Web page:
Overall, I learned how prideful and arrogant I am, assuming I could control things and protect my family through my prayers. I learned that God is Sovereign and that no purpose of His can be thwarted (Job. 42:2), and that submitting to Him means submitting even when I don’t want to or don’t like it. My anchor of faith is deeper now that it’s been tested, and I learned that it will hold, even through the fiercest storm.

I understand God’s amazing grace, the depths of His love, the power of His death and resurrection, the immutability of His faithfulness and His will in more profound ways that I ever would have without this journey/journal. I also learned how hard – and how rewarding – it is to give thanks in everything.

I have no idea where my new journal will take me. God has put some exciting things in my lap this year already. But I do know that God is in control, and I am not. No purpose of His can be thwarted. My role is to CHOOSE to humbly submit.

Categories: choices, death, devotional thought, grief, Jesus, Rusty, storms, suicide, thankful | Tags: | 2 Comments

2 Months Today….

Two months ago today since Rusty died…It doesn’t seem possible that it’s been 2 months. They say time heals all wounds. Really, only God can heal those wounds. And He is, and I’m thankful. But the thought I had today is that time only seems to be mocking our loss. Part of me feels guilty for moving on, and leaving that horrible night in the past. I do realize it’s still really early in this journey of grief, and I probably don’t really know what I’m talking about compared with those who have been down a similar path. But there’s just this part of me that keeps thinking, “Wait! Time, please stop or slow down or something. I need to stay here and try to make sense of what has happened. I need to do his memory justice. I’m not ready to move forward.” Yet, time just keeps passing along, refusing to acknowledge my loss, my pain, or my confusion. And just how, exactly, does Time expect to “heal my wounds” when the more time that passes, the more I realize how much I miss my brother?

And there’s already been some of the dreaded “holiday” or special family moments that have come about as a result of Time’s unrelenting persistence to keep marching forward: Easter, Mother’s Day, David’s Kindergarten graduation. That last one was the hardest for me. I kept thinking, “I’m not ready to do this without Rusty! I want Time to just not make me go there yet!” But Time didn’t listen or care. It dragged me through each of those painful events anyway. Oh, and just for kicks, this year Rusty’s birthday will be on Thanksgiving. Double whammy.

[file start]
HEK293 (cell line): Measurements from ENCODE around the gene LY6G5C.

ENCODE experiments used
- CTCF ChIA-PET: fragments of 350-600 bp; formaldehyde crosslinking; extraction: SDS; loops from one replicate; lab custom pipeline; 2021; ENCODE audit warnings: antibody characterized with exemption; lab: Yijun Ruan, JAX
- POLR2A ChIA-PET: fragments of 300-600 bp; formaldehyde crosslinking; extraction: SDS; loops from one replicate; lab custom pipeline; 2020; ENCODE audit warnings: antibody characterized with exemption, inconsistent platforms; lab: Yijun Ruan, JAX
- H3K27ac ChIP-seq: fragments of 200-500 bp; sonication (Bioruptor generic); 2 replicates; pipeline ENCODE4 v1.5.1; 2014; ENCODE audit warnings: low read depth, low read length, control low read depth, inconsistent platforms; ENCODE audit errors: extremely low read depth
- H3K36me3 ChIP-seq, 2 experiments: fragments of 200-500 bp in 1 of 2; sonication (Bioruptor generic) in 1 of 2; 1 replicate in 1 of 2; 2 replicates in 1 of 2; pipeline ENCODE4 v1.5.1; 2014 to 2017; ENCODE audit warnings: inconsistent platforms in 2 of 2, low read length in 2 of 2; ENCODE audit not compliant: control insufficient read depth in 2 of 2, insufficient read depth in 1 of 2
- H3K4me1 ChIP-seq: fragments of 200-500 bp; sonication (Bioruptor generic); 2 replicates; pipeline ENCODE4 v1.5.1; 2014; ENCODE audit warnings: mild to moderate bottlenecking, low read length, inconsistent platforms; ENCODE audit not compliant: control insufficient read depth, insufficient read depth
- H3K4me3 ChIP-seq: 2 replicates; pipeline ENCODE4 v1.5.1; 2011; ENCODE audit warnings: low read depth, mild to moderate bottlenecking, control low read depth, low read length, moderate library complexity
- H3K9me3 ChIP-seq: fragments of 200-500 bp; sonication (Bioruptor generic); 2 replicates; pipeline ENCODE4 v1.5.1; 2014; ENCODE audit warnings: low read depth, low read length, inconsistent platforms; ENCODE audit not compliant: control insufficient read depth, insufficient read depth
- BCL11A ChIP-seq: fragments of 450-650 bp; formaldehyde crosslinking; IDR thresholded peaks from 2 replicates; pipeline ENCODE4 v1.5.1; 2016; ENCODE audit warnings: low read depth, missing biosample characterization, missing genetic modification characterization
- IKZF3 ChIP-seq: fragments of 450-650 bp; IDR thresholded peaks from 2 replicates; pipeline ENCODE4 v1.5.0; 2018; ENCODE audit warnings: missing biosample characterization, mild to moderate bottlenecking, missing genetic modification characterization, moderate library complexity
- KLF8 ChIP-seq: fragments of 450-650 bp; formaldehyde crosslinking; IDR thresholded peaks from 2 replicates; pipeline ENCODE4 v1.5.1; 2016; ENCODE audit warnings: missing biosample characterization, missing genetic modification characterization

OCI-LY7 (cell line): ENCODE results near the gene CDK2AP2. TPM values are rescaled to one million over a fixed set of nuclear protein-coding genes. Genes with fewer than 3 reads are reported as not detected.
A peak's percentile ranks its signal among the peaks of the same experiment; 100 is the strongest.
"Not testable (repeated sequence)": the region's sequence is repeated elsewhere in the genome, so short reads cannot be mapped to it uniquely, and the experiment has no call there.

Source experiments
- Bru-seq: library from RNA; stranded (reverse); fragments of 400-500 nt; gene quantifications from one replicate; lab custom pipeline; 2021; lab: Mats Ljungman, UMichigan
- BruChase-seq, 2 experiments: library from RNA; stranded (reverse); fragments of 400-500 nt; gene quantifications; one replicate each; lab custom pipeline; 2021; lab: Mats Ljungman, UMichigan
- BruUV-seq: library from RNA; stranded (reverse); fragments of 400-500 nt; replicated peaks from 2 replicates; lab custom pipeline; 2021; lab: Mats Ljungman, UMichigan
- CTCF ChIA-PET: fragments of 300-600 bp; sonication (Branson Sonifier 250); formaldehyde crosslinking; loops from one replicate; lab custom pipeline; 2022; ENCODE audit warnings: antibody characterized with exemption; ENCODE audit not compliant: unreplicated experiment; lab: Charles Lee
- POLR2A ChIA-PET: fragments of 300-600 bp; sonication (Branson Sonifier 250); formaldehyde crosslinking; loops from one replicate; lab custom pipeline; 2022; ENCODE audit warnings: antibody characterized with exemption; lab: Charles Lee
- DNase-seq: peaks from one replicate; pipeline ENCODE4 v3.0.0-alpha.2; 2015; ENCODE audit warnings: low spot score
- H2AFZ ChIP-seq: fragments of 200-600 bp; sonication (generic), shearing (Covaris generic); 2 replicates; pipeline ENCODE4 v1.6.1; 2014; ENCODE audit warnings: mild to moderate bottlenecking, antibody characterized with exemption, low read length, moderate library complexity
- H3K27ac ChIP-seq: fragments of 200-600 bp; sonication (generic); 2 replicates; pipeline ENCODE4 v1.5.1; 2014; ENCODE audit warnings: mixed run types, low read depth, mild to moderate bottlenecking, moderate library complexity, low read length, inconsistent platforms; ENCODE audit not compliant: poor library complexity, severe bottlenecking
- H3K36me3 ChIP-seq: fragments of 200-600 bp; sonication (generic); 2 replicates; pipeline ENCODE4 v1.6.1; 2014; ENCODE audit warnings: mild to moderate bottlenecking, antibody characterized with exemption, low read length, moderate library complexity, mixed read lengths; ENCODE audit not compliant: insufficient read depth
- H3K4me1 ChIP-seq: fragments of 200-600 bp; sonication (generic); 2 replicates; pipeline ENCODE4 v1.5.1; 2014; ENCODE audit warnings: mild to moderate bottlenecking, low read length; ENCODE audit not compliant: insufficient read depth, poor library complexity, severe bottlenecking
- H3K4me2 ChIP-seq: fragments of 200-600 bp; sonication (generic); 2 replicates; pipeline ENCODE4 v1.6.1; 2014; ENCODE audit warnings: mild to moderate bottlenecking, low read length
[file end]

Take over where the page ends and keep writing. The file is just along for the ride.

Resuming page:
On the other hand, though, I’m also ready to be done with this deep grieving process. Everyone says the first year is the hardest, and so I’m ready to be past that. I think this is the selfish side of me. Or the part that wants to escape the reality of Rusty’s death. I keep thinking I want to volunteer and get involved with a couple of ministries that are near and dear to my heart – and ones that I believe God is calling me to be involved in at some point. But a couple of weeks ago when I discussed it with a mentor who happens to be over both ministries, he told me I’m not ready – that I’m too vulnerable right now, and that I need to give myself more time to heal. Part of me is afraid that as I stay here and learn how to heal from this grief, this trauma, those ministry opportunities will pass me by. I know that’s a lie, and that if God really is calling me to those ministries, then His timing will be perfect.

Ah, but I just stumbled on the truth of the matter. God’s timing. Time isn’t Sovereign. God is. Time is merely His tool to accomplish His purposes. I just read this week in Isaiah 38 about God giving Hezekiah more time, and as proof of His promise, He made the sun move backward – completely displaying His power and authority over Time itself. The next day I read the famous passage from Ezekiel 3 about there is a time for everything. I need those reminders. When I’m fighting against Time moving on or not moving quickly enough, I’m really fighting God’s Sovereign plan and control over my life. He could stop time, if that was what would be best for me. He could fast forward us all into next year, but I’m sure I would miss the wonderful things I will learn from Him and about Him in the midst of the hardest moments.

So I have a choice to make: continue to fight against time and all the ways it isn’t working for me, or to recognize that all of this happened and is happening by God’s will, and that there is a plan in all of it for my family and me. For our good and His glory. I can choose to rest in the Lord or I can continue to wrestle. Bottom line: I can choose to release control to Him, or I can hold onto my illusion of control until my knuckles turn white. And so tonight, I choose to “cease striving and know that He is God.” (from Ps. 46:10) I choose to trust that His timing is perfect.

Categories: choices, Rusty, time | Leave a comment